It’s a common struggle for many professionals and executives. While on the road for business, a few coworkers might want to get together for drinks after work and talk about the next big project coming down the pipeline, or share the latest technology scuttlebutt, or even talk about the most recent episode of Game of Thrones.
As a professional who is in recovery or committed to sobriety, however, it can be difficult to know what to do in these situations. You know that many of the best ideas and relationships in business are formed outside of work hours, but you also recognize the need to stay sober. Fortunately, it is possible to stay sober while also not hamstringing your career.
First, keep in mind whether you have committed to complete abstinence or merely to limiting your drinking.
If you have decided to limit your drinking instead of remain completely abstinent, set a limit for yourself on the number of drinks you will have before you go to the event. Write this limit down, share it with friends, family, and even a trusted coworker, and stick to it.
That being said, most individuals in recovery are committed to complete abstinence from alcohol, so here are a few suggestions for helping you walk the line between business and booze:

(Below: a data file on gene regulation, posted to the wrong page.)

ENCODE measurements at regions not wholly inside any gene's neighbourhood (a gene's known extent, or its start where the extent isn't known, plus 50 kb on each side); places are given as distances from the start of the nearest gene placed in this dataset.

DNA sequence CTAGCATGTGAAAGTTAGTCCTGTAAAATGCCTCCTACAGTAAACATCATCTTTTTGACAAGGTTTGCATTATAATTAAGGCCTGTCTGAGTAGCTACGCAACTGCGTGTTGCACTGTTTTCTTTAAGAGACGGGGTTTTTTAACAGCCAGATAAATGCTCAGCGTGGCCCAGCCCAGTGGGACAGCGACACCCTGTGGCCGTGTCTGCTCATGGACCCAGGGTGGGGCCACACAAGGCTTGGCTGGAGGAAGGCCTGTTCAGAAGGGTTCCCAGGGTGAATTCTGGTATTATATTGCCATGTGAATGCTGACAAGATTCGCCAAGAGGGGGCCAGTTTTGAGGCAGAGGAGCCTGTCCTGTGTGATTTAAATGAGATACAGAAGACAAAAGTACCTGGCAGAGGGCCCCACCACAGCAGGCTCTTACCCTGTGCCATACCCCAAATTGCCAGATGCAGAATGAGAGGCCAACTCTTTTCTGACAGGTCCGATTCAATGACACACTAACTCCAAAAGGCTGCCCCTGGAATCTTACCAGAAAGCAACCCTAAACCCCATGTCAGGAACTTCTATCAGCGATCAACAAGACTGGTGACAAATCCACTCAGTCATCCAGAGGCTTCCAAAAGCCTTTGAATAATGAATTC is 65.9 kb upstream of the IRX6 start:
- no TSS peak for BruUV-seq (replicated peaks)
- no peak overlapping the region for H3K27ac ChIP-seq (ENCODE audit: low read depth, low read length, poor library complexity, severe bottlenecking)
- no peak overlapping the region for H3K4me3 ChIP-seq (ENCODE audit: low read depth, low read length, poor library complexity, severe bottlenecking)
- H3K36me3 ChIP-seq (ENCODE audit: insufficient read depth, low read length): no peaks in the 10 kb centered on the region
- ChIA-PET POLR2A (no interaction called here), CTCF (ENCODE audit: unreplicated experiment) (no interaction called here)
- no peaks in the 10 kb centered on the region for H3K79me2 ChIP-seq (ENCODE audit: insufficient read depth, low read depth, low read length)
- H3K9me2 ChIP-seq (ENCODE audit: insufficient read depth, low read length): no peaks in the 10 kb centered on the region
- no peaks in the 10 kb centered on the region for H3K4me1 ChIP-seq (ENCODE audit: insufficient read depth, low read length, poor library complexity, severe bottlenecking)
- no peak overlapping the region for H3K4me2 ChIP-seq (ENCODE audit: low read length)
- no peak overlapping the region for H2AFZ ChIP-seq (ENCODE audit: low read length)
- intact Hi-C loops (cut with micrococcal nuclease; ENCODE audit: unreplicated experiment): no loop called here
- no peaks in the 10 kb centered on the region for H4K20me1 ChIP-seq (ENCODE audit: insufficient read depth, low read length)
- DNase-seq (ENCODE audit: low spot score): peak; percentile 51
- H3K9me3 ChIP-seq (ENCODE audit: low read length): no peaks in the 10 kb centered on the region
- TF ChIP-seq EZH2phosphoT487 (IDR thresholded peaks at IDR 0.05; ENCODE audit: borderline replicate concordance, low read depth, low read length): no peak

- First and foremost, avoid situations where there will be alcohol if at all possible. This becomes more difficult if it is a mandatory work meeting or team building exercise, but it is in your best interest to avoid situations with alcohol whenever possible.
- If not going to a work event where there will be alcohol would have severe consequences for you or your career, tell has many trusted people as you can about what is going on. Talk with your sponsor, family, close friends, and even a trusted coworker or two who can help keep you accountable.
- Try to keep a full non-alcoholic drink in your hand, whether that is soda, iced tea, or even good old water. It will give you a good excuse for not ordering an alcoholic drink.
- Be polite but firm if anyone encourages you to drink. Remember you have a right to decline a drink if it is offered.
Of course, one of the other major reasons you may be tempted to drink while on the road is simply the boredom, isolation, and loneliness that can happen at times with work-related travel. In these instances, consider the following tips:
- Tell your sponsor, friends, and family members ahead of time where you are going and what you plan on doing. The more time during the trip you have planned out, the more likely you are to do not drink out of boredom.
- Talk with friends and family regularly. Set up regular phone calls or video calls to reconnect with them during your trip.
- Keep in mind the situations that may trigger you, cause you stress, and make you want to turn to alcohol. Try as best you can anticipate those events and make a plan for how to respond to them if they arise.
Your commitment to sobriety is worth fighting for, as is your career. By being wise during your work trips and leaning on the support of your sponsor, family, friends, and trusted coworkers, it is possible to build both your career and your number of days sober.